Three-center two-electron bond
A three-center two-electron bond is an electron-deficient chemical bond where three atoms share two electrons. The combination of three atomic orbitals form three molecular orbitals: one bonding, one non-bonding, and one anti-bonding. The two electrons go into the bonding orbital, resulting in a net bonding effect and constituting a chemical bond among all three atoms. In many common bonds of this type, the bonding orbital is shifted towards two of the three atoms instead of being spread equally among all three. Examples of 3c-2e bonds are the trihydrogen cation H+
3 and the dimeric structure of aluminium chloride. This type of bond is also called banana bond.
Three-center two-electron bonds are seen in many boron compounds, such as diborane (B2H6). The monomer BH3 is unstable since the boron atom is only surrounded by six valence electrons. A B−H−B 3-center-2-electron bond is formed when a boron atom shares electrons with a B−H bond on another boron atom. In diborane, there are two such bonds: two H atoms bridge the two B atoms, leaving two additional H atoms in ordinary B−H bonds on each B. As a result, each boron is surrounded by a stable octet.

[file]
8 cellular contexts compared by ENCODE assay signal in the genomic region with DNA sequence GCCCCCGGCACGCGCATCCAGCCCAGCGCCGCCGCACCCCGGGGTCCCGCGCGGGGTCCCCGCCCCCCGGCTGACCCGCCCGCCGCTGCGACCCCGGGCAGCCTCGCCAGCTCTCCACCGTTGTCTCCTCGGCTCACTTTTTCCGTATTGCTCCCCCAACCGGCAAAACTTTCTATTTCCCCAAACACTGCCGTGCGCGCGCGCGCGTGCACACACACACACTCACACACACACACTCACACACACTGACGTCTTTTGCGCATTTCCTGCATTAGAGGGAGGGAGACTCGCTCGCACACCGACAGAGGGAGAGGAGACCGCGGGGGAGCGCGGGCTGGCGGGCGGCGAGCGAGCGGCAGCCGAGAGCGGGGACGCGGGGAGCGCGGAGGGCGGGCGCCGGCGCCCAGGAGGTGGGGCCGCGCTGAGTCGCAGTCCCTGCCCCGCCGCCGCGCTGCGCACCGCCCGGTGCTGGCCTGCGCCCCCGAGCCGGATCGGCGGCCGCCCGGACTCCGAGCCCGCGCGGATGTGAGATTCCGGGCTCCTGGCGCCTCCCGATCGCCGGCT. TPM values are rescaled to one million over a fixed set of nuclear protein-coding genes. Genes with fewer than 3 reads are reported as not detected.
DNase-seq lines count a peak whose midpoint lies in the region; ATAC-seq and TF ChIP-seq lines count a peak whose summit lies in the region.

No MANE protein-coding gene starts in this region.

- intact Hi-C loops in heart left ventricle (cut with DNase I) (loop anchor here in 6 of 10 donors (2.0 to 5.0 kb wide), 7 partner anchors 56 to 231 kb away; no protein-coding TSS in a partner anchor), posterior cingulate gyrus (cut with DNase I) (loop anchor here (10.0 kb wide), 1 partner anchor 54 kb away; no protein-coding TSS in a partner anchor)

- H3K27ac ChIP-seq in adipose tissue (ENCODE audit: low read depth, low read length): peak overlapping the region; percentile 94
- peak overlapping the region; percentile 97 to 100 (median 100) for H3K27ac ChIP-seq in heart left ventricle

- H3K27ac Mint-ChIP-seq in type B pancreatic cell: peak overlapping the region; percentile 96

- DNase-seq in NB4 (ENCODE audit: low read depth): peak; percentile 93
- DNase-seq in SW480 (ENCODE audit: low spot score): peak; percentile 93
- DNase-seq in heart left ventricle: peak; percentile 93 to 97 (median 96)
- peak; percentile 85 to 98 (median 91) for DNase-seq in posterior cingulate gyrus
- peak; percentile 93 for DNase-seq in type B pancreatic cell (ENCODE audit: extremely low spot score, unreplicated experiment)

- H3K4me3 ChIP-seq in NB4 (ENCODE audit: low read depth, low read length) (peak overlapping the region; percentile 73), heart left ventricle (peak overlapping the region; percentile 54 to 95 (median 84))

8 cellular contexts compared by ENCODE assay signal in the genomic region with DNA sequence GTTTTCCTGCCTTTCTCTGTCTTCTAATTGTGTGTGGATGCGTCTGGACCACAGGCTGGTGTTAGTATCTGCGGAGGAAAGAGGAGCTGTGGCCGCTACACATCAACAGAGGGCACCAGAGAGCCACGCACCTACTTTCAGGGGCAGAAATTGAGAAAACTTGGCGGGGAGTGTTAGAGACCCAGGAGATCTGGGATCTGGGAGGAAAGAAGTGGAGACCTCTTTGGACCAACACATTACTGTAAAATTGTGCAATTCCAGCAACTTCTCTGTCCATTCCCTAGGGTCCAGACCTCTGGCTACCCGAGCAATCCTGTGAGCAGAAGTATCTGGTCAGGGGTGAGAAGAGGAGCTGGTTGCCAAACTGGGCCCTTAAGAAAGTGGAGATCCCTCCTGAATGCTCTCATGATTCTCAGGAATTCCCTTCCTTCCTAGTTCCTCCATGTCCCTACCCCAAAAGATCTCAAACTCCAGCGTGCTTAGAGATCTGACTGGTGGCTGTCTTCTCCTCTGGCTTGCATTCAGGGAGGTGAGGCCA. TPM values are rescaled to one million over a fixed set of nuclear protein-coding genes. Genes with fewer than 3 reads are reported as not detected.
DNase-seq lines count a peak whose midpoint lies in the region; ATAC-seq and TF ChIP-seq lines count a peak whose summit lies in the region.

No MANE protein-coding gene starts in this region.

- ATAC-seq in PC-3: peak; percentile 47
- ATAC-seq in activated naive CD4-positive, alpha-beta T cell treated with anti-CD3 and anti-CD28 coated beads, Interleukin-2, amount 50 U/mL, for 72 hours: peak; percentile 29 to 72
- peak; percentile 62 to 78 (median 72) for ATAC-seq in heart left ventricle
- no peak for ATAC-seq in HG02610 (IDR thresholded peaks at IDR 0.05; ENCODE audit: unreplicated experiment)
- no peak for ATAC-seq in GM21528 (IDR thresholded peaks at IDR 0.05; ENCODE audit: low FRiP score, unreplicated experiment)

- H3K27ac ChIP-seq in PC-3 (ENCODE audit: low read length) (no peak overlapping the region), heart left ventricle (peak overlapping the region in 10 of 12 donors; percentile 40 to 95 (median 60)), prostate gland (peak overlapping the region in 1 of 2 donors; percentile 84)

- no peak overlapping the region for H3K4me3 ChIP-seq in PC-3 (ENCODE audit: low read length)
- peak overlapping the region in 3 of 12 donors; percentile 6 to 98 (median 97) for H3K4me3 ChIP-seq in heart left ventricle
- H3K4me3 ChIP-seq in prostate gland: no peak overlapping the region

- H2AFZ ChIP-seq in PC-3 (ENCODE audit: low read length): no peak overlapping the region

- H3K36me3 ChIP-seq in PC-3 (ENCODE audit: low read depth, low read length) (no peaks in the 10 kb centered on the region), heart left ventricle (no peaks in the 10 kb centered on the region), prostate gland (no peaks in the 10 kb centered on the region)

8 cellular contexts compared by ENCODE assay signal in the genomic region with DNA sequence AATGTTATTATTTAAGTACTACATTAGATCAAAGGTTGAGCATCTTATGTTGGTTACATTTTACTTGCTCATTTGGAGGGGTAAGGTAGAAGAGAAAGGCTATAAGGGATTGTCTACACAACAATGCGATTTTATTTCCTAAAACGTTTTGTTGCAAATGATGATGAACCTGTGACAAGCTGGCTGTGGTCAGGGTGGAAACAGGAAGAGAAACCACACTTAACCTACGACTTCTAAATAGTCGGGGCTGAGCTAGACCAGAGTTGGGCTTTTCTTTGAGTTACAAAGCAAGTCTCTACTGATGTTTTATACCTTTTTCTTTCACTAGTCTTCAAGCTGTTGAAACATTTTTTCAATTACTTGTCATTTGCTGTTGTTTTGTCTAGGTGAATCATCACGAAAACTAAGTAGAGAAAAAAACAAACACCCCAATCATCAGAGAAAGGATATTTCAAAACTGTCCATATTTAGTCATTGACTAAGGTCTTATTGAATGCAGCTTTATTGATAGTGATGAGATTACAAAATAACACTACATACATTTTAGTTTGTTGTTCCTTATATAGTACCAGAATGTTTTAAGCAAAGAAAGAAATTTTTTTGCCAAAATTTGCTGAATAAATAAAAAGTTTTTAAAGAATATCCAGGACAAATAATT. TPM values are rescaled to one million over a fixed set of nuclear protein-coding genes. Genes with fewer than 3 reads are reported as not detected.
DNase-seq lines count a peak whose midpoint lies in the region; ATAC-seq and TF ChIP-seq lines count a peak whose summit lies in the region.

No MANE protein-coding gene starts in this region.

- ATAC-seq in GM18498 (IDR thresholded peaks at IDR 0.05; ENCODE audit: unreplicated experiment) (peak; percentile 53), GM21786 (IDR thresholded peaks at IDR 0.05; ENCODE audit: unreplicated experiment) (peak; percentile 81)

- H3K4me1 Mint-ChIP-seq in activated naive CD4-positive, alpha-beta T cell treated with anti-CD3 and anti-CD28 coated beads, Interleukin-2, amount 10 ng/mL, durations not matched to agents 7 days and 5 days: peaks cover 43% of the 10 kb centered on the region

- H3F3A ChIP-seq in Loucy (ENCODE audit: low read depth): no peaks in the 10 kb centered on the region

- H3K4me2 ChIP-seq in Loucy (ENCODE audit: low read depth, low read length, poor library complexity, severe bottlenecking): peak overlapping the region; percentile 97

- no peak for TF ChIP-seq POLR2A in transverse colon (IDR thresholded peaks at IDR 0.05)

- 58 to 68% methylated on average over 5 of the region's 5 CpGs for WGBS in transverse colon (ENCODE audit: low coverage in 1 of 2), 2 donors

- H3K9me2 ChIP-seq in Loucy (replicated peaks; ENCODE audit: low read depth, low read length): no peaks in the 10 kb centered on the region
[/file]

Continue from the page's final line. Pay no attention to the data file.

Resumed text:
The two electrons (corresponding to one bond) in a B−H−B bonding molecular orbital are spread out across three internuclear spaces. The reported bond order for each B−H interaction is 0.5, so that the bridging B−H bonds are weaker and longer than the terminal B−H bonds, as shown by the bond lengths in the structural diagram.
This bonding pattern is also seen in trimethylaluminium, which forms a dimer Al2(CH3)6 with the carbon atoms of two of the methyl groups in bridging positions. This type of bond also occurs in carbon compounds, where it is sometimes referred to as hyperconjugation; another name for asymmetrical three-center two-electron bonds.
The first stable subvalent Be complex ever observed contains a three-center two-electron bond π-bond that consists of donor-acceptor interactions over the C-Be-C core of a Be(0)-carbene adduct.
Carbocation rearrangement reactions occur through three-center bond transition states. Because the three center bond structures have about the same energy as carbocations, there is generally virtually no activation energy for these rearrangements so they occur with extraordinarily high rates.
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